“New Yorkers can certainly play on FanDuel,” Eccles said. “We’re going to use every avenue we can to stay open. We’re going to engage with the AG’s office, we’re going to look at other legal routes that we may want to take.”

Boston-based DraftKings said in a statement that it was also exploring legal avenues to continue accepting players from New York. The company and FanDuel insist they do not engage in illegal gambling, even as their operations are under scrutiny by officials in many other states.

“Under applicable law, the attorney general cannot and should not shut down daily fantasy sports through fiat and heavy-handed threats, without first seeking a court order,” DraftKings said.

Both companies cited a provision in New York law they said gives them five days to comply or respond to Schneiderman’s edict. FanDuel said it will attempt to meet with the attorney general. Neither company said definitively that it would take Schneiderman to court.

Schneiderman’s finding Tuesday that DraftKings and FanDuel were running illegal gambling operations reverberated widely through the daily sports fantasy industry and beyond. Several of the smaller fantasy companies quickly closed off their games to New York players, even though they were not ordered to do so by Schneiderman.

Some financial institutions that move money between players and the companies are reviewing their relationships with DraftKings and FanDuel and assessing their legal liability if Schneiderman steps up his enforcement. A crucial vendor that processes players’ funds for the companies even briefly demanded they immediately cut off entries from New York.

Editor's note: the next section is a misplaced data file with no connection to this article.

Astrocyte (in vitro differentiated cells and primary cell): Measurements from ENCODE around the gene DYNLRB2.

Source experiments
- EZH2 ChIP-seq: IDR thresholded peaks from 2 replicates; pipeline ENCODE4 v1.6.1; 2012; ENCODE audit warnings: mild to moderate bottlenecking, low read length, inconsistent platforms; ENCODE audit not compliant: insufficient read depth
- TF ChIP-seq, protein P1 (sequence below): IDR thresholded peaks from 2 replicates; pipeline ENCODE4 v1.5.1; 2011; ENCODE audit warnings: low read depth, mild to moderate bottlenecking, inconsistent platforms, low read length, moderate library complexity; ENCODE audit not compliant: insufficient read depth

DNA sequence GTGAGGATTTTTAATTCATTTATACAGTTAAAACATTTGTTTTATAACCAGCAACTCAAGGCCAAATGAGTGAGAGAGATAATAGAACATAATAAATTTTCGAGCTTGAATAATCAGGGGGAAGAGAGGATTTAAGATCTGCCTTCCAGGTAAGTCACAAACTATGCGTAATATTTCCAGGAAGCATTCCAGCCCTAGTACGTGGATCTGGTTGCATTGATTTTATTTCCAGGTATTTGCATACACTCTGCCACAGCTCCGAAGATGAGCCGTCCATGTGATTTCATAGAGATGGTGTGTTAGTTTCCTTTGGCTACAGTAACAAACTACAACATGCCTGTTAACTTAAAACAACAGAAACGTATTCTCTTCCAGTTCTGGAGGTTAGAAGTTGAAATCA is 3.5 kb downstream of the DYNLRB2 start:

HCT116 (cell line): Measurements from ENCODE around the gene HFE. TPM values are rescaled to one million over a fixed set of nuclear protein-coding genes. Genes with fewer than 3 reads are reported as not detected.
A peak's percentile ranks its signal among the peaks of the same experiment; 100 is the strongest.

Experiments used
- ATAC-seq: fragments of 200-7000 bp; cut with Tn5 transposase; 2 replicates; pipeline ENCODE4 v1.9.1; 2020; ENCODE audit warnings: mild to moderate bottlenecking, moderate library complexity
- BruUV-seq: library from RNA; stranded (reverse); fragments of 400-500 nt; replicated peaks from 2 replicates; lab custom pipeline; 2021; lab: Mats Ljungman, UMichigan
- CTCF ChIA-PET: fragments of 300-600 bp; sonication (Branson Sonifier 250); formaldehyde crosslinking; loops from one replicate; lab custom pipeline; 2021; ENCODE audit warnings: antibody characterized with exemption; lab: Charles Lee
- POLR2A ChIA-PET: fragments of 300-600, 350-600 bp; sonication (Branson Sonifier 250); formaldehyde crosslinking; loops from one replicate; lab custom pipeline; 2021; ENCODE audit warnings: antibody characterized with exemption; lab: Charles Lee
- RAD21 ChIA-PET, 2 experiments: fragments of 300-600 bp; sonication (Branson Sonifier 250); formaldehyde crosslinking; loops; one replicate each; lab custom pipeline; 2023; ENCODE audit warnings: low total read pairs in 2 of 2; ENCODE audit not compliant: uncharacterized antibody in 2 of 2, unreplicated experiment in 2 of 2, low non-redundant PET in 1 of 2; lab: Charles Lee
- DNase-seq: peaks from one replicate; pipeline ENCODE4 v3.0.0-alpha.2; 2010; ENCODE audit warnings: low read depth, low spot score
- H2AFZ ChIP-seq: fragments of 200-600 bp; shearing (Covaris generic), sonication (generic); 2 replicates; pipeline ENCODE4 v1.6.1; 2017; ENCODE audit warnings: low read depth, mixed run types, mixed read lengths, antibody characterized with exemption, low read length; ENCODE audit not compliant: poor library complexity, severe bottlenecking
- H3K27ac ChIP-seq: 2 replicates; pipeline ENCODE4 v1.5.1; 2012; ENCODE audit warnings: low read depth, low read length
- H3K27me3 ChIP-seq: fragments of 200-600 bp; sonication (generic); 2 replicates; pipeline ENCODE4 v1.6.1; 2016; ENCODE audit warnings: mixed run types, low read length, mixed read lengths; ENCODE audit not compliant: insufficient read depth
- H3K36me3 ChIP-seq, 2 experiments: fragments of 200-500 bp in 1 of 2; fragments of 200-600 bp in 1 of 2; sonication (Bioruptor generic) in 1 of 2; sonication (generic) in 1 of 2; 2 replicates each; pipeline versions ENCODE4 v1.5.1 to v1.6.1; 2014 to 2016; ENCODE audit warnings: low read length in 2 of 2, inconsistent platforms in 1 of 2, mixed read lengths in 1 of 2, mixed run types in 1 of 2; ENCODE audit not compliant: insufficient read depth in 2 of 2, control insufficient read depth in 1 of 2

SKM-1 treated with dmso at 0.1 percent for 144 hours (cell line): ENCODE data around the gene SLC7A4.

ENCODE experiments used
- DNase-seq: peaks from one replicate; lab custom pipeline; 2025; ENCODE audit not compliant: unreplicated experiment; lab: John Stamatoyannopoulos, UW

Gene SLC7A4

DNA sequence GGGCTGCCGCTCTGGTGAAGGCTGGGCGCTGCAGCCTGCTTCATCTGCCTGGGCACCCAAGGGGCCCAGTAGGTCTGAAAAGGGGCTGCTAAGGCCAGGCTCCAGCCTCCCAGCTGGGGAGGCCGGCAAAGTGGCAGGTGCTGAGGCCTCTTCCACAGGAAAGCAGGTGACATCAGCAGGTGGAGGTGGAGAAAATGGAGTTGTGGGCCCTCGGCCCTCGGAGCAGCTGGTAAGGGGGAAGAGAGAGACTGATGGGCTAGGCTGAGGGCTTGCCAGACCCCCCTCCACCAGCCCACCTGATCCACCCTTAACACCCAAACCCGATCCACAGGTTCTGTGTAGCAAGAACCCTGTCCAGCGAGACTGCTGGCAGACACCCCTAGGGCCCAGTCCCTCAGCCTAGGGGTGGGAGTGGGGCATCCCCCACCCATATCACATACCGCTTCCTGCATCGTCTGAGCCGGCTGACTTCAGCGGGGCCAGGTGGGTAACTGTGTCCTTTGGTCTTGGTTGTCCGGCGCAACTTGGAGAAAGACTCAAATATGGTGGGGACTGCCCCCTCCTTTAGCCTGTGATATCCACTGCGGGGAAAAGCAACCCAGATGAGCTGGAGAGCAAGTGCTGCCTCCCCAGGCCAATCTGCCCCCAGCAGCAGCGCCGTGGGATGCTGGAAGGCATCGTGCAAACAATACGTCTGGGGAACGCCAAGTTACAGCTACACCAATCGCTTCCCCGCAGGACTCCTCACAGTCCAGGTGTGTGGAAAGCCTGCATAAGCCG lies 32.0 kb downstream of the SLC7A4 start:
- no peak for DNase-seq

The trade publication Legal Sports Report said Wednesday that the vendor, Vantiv LLC, sent the request to several fantasy sports companies that read, in part: “We must require you to immediately stop accepting players from New York. Please acknowledge the receipt of this notice and confirm you are updating all location controls to block players from this jurisdiction.”

People with knowledge of the Vantiv letter told the Globe that both DraftKings and FanDuel received the request, but said the vendor later relented and agreed to continue processing payments after talks with the companies. These people requested anonymity because they were not authorized to speak publicly about the companies’ business relations.